• 25th – April 2ndMorning Lineup #2 – Moon, Jupiter, Saturn, Venus, and Mercury? – Any time after 6am these mornings, you’ll see the three (maybe FOUR!) planets lined up (bright Venus is lowest, dimmer Saturn 50˚ to the right and up a little bit, and Jupiter 2.5 fist-widths further from Saturn), with the Moon traveling through.  Mercury is about 10˚ to the left of Venus, and a bit lower, but still technically visible, especially toward the beginning of April.
  • 25th – Gibbous Moon is 20˚ up and to the right of Jupiter
  • 26th – Gibbous Moon is only 8˚ up and to the right of Jupiter
  • 27th – Quarter Moon is just 4˚ to the left of Jupiter
  • 28th – Quarter Moon is in between Jupiter and Saturn
  • 29th – Crescent Moon is about 3˚ down and to the left of Saturn
  • 30th – Crescent Moon is in between Venus and Saturn
  • 31st – Thin crescent Moon is in between Venus and Saturn
  • April 1st – Thin crescent Moon is 10˚ to the right of Venus
  • April 2nd – Thin crescent Moon is 4˚ below Venus, with Mercury to the left making an awesome triangle. Bring binoculars.

CONSTELLATIONS…

Use a sky map from www.skymaps.com to help you out.

After Dinner:

Orion & his winter companions –By 7pm, Orion is about as high as it will get for the night about halfway up the southern sky, tempting us to tour the winter constellations. Begin by finding Orion by looking for three stars in almost a straight line and close to each other, Orion’s Belt, which is surrounded by a bigger, vertical, almost rectangle of stars. Orion will be our guidepost for the other winter constellations. Start at the left belt star and draw a straight line connecting them, then continue that line far past the last belt star about 20˚ or two fist-widths held at arm’s length. There you’ll find the V constellation Taurus, with bright red Aldebaran at the top left of the V. Taurus is part of a big cluster of stars known as the Hyades.  Remember that line you just made? Follow it just 10˚ further (one fist-width) and you’ll find a mini-mini-dipper of stars call the Pleiades, which is another open cluster of stars within our Milky Way Galaxy. Let’s go back to the belt, but draw the connecting line from right to left, and continue about 20˚ past the belt, where you’ll find the brightest star in the sky, Sirius. Perhaps you can also see the constellation Canis Major, known as the big dog. We’ll stop there for this month, and pick up next month with Gemini, Auriga, and Canis Minor.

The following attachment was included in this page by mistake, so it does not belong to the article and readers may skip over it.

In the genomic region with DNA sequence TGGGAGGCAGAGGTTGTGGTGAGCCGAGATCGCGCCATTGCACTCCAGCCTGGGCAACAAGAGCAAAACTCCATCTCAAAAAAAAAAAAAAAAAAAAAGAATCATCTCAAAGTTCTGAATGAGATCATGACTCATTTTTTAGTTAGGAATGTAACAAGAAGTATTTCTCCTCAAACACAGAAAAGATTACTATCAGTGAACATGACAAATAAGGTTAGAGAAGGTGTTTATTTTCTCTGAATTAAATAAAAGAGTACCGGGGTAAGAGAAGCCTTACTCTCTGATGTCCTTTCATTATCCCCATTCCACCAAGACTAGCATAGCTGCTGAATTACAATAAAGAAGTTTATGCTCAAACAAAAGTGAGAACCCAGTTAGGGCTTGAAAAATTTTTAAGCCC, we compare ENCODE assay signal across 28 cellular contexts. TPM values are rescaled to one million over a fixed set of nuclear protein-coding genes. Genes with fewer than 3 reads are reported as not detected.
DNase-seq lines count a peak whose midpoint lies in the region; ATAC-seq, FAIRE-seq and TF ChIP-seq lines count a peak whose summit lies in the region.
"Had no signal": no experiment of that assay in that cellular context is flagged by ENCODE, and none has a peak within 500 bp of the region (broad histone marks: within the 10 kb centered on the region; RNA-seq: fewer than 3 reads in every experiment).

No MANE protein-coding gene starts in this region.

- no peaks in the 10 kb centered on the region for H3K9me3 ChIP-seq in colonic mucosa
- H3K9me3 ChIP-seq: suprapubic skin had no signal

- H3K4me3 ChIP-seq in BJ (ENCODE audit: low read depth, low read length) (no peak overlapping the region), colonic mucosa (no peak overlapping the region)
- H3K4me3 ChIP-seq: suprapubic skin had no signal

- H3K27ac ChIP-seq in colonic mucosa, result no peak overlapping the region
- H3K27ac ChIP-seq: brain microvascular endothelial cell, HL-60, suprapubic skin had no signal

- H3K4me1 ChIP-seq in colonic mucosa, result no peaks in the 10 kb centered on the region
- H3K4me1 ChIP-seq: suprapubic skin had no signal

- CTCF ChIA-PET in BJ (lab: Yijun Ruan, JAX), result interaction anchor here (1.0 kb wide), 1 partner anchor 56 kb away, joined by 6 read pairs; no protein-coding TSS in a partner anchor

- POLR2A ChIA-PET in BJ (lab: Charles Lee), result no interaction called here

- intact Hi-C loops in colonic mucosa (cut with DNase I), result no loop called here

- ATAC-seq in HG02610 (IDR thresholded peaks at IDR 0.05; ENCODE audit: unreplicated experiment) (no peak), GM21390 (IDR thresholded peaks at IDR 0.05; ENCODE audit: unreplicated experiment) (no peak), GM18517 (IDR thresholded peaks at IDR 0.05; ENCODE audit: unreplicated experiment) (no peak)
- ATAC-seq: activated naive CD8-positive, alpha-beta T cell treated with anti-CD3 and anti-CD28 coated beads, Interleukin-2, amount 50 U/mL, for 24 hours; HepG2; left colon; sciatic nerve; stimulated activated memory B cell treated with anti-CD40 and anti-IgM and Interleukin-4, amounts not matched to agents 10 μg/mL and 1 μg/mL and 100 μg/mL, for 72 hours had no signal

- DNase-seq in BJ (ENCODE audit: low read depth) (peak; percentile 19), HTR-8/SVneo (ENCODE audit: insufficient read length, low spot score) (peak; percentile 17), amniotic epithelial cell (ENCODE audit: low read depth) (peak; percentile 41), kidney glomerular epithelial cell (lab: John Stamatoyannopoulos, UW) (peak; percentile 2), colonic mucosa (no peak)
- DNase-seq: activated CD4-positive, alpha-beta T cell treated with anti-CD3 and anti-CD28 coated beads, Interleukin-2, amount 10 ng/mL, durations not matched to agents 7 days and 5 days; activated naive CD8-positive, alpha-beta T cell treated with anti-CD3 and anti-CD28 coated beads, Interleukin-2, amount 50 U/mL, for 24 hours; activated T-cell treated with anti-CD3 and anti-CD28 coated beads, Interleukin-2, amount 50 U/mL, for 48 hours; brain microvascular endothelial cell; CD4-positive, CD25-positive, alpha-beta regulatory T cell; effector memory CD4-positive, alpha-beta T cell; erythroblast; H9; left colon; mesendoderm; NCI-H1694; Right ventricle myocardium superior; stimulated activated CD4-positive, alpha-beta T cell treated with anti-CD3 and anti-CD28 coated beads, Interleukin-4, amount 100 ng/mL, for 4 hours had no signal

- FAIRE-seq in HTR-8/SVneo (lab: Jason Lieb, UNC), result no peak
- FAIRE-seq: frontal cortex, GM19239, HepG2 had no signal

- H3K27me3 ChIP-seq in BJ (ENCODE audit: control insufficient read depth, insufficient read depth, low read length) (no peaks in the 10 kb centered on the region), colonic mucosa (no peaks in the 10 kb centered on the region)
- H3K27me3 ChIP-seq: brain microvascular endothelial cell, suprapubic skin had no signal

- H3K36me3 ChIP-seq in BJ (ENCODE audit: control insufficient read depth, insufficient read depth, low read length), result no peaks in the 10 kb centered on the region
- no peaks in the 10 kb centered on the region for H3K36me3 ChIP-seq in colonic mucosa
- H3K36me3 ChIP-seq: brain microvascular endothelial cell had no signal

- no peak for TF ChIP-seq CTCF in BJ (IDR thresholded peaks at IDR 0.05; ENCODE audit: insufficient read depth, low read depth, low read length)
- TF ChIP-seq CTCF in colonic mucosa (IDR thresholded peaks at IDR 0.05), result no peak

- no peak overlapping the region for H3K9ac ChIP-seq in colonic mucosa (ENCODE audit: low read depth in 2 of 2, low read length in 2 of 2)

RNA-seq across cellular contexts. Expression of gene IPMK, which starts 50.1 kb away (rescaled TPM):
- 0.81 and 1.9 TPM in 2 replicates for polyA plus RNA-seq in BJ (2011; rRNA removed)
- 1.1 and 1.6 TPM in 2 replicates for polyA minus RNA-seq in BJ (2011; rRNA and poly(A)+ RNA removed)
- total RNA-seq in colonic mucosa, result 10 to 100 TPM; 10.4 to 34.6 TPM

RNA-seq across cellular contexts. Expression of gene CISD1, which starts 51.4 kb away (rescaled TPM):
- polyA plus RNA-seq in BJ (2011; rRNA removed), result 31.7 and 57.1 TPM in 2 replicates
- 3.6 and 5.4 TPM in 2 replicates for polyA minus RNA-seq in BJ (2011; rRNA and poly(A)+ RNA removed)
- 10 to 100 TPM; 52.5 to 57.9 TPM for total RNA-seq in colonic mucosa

Before Bed:

Auriga, Gemini – Look almost straight up, and you’ll find a pentagon shaped constellation which is the Charioteer Auriga, with its brightest star Capella. Gemini, the twins, will be to the left of Auriga, with bright Castor and Pollux heading them up. For reference, Orion will be below both of them.

Before Work:

Big Dipper, Bootes, Virgo – The Big Dipper should be easy to find in the NW. Follow the curve of his tail or handle to the next bright star you see, about 30˚ away, which is Arcturus. “Follow the arc to Arcturus.” That’s the brightest star in Bootes, which looks like a kite. Take that same curve, and follow it about another 20˚ to “speed on to Spica”, the brightest star in Virgo, one of my favorite constellations, since it reminds me of the Dickinson Mermaid.

Use a sky map from www.skymaps.com to help you out.

End of podcast:

365 Days of Astronomy
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The 365 Days of Astronomy Podcast is produced by Planetary Science Institute. Audio post-production by Richard Drumm. Bandwidth donated by libsyn.com and wizzard media. You may reproduce and distribute this audio for non-commercial purposes. Please consider supporting the podcast with a few dollars (or Euros!). Visit us on the web at 365DaysOfAstronomy.org or email us at info@365DaysOfAstronomy.org. This year we will celebrates the Year of Everyday Astronomers as we embrace Amateur Astronomer contributions and the importance of citizen science. Join us and share your story. Until tomorrow! Goodbye!

About Rob Webb